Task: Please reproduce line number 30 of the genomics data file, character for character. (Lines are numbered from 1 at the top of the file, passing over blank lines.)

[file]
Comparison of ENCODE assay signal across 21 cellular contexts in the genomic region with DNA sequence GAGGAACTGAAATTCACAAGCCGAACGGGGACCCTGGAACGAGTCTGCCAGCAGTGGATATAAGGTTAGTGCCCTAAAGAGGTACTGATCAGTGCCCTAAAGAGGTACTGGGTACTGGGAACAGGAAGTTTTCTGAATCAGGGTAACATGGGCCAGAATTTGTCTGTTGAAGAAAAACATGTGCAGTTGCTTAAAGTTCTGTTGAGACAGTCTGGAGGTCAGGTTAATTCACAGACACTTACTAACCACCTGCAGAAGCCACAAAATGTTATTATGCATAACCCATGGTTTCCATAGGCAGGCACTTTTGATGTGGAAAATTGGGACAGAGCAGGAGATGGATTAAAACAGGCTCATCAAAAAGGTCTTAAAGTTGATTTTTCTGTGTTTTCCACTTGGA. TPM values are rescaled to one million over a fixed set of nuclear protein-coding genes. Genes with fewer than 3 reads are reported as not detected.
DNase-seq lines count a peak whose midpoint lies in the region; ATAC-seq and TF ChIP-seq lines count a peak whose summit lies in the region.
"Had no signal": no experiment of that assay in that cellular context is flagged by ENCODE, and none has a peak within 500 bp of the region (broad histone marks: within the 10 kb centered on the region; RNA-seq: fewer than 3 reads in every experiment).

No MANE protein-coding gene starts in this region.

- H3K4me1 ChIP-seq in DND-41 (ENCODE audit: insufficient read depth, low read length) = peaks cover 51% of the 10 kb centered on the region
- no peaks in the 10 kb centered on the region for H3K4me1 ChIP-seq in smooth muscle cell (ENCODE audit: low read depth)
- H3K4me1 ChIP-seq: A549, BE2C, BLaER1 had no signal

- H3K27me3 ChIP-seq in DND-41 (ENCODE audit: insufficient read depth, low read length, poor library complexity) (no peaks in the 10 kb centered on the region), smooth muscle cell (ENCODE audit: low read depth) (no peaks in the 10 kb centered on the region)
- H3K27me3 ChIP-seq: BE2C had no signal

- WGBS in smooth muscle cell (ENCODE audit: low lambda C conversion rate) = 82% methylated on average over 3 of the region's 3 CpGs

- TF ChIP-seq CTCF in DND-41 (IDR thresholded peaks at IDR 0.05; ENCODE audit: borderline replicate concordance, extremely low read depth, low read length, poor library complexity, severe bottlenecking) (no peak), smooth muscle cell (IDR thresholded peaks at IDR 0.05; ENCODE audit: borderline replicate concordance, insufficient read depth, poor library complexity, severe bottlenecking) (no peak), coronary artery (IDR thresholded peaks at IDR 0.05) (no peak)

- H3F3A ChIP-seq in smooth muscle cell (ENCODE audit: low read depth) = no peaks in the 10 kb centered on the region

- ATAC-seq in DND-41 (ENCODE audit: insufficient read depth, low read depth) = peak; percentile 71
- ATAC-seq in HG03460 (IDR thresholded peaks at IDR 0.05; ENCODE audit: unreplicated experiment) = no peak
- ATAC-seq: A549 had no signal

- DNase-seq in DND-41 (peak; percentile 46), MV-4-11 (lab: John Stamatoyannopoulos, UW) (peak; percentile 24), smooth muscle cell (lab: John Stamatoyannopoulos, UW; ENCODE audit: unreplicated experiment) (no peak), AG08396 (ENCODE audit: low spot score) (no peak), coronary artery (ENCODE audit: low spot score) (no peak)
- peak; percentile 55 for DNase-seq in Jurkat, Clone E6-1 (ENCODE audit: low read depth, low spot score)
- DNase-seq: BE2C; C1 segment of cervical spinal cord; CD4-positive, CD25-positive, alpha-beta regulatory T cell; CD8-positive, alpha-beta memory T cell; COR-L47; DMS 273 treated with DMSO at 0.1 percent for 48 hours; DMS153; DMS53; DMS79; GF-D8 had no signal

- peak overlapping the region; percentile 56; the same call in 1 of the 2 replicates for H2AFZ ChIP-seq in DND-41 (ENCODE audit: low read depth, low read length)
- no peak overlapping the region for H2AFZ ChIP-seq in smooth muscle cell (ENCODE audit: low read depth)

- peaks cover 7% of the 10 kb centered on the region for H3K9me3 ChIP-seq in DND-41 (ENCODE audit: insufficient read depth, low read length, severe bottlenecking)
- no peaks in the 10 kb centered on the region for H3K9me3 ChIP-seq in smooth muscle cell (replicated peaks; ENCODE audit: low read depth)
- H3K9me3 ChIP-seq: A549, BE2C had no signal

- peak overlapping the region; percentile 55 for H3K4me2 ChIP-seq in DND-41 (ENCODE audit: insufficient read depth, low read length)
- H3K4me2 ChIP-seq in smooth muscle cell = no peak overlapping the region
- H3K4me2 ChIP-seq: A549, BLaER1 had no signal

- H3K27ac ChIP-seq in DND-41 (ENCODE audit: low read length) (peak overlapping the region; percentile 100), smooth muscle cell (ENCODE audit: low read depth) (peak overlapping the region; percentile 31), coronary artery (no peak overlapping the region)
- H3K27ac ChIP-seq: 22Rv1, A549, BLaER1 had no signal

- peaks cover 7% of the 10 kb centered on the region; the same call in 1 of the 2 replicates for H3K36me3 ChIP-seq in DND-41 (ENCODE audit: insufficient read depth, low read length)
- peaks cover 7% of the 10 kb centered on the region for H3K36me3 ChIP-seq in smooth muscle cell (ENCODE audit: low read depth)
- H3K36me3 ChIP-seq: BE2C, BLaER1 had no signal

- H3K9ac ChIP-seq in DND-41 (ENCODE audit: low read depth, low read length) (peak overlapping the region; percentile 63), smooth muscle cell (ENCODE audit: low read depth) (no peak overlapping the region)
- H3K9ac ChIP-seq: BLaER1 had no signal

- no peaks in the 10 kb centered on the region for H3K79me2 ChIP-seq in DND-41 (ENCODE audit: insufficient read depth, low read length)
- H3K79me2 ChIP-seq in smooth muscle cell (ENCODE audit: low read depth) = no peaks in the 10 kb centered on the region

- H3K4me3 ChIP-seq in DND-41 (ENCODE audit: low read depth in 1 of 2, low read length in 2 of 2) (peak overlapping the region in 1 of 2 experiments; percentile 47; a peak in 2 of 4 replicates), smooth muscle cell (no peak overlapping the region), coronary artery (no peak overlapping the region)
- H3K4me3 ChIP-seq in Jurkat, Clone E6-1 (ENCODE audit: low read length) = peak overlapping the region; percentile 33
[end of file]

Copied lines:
- peaks cover 7% of the 10 kb centered on the region for H3K36me3 ChIP-seq in smooth muscle cell (ENCODE audit: low read depth)